• At least 307 people died in acts of violence between April and August in seven sectors of the metropolitan area of ​​Port-au-Prince, according to a report released by the Episcopal Commission for Justice and Peace (CE-JILAP), based on investigations, complaints, and the information circulating in the media. (Dominican Today)
  • The Covid-19 pandemic has catapulted Latin America's armed forces and police into unexpected power that could have negative impact on the country's democracies, reports El País. Brazil and Mexico are cases where the military has taken on drastically increased power, but the article also notes recent police protests in Argentina's Buenos Aires province and protests over police violence last week in Colombia. Chile has had the armed forces controlling the streets since the pandemic began in March. Human rights organizations flagged the need for increased vigilance over the role security forces could play in pandemic management since it began spreading in Latin America. (See post for March 23, 2020.)
  • OAS Secretary General Luis Almagro’s decision to block a second term for Inter-American Commission on Human Rights (IACHR) Executive Secretary Paulo Abrão – citing allegations of mismanagement – is undermining the organization’s autonomy, write a group of Brazilian professors at the AULA blog. (See Sept. 2's post.)
  • The global opinion of the U.S. under President Donald Trump keeps falling. (Washington Post)
  • The Inter-American Development Bank's new head, Mauricio Claver-Carone said he aims to play a constructive role in Argentina’s negotiations with the International Monetary Fund, but that the talks would be “long and arduous.” (Reuters) Argentina opposed Claver-Carone's nomination to head the bank and abstained from the vote Claver-Carone won on Saturday. (See Monday's briefs and last Friday's post.)
  • Brazil's civil society sector -- including groups like the Coalizão Negra por Direitos and legal collectives -- are leading the defense against Brazilian President Jair Bolsonaro's attacks against constitutional guarantees, far outstripping the political opposition in this area, reports El País.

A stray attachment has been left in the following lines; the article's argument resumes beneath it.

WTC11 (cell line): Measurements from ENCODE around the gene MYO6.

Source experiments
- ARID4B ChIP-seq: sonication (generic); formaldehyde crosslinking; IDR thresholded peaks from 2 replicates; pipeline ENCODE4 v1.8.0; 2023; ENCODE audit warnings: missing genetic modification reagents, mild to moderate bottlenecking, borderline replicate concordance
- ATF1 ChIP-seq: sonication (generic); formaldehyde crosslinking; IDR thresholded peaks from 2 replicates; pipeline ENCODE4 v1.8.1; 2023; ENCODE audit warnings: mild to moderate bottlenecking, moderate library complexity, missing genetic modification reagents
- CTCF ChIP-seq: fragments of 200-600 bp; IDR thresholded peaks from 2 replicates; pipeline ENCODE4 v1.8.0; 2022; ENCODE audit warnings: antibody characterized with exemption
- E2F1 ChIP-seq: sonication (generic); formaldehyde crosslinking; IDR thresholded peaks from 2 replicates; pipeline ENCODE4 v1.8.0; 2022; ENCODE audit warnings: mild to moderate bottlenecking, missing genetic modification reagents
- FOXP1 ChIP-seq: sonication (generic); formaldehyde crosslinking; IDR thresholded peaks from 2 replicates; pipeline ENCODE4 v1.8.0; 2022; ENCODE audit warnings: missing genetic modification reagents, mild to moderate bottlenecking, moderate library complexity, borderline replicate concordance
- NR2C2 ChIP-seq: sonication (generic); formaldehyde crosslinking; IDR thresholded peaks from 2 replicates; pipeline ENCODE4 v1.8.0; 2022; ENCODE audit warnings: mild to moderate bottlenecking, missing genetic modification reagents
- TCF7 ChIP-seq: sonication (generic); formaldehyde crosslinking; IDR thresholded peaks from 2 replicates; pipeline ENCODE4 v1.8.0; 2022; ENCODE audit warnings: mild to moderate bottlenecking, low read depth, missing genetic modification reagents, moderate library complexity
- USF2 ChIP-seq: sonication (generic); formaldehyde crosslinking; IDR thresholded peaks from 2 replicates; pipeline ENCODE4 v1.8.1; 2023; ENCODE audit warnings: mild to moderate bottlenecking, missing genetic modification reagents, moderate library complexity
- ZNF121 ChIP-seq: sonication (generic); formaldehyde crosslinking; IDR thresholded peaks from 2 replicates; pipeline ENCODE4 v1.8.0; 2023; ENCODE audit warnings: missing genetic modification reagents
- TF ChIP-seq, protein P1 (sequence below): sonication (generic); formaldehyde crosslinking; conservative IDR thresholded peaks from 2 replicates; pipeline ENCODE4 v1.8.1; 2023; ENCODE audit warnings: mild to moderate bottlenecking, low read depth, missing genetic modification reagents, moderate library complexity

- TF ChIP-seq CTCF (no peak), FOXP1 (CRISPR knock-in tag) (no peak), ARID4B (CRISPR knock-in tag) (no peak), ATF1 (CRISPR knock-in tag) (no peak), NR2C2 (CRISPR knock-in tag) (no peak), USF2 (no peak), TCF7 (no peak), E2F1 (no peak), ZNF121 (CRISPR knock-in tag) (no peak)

• AMLO was elected on an anti-corruption platform -- but nearly two years into his government, he has made little real headway, and critics accuse him of angling for high profile prosecutions for political gain, reports the Wall Street Journal.
  • AMLO has fostered a "pattern of increasing intolerance and suppression of critical journalism and thought" writes León Krauze in the Washington Post. Over the last couple of years, news outlets have frequently faced the president’s wrath, as have individual journalists, particularly those who revealed allegations of wrongdoing or criticized the president.
  • Discriminatory messages and incitations to violence against migrants increased in Colombia during last week's protests, according to Barómetro Xenofobia, a platform that analyzes online discourse about migrants. (El Espectador)
  • Barbados plans to become a republic and remove the Queen Elizabeth II by next year, reports the Guardian. Barbados would join Trinidad and Tobago, Dominica and Guyana if it moves this way. Jamaica has also indicated interest in such a transition.
  • Archaeologists in Mexico have identified a ship that carried Mayan people into virtual slavery in the 1850s, the first time such a ship has been found. -- Guardian
I hope you're all staying safe and as sane as possible, given the circumstances ... Comments and critiques welcome, always.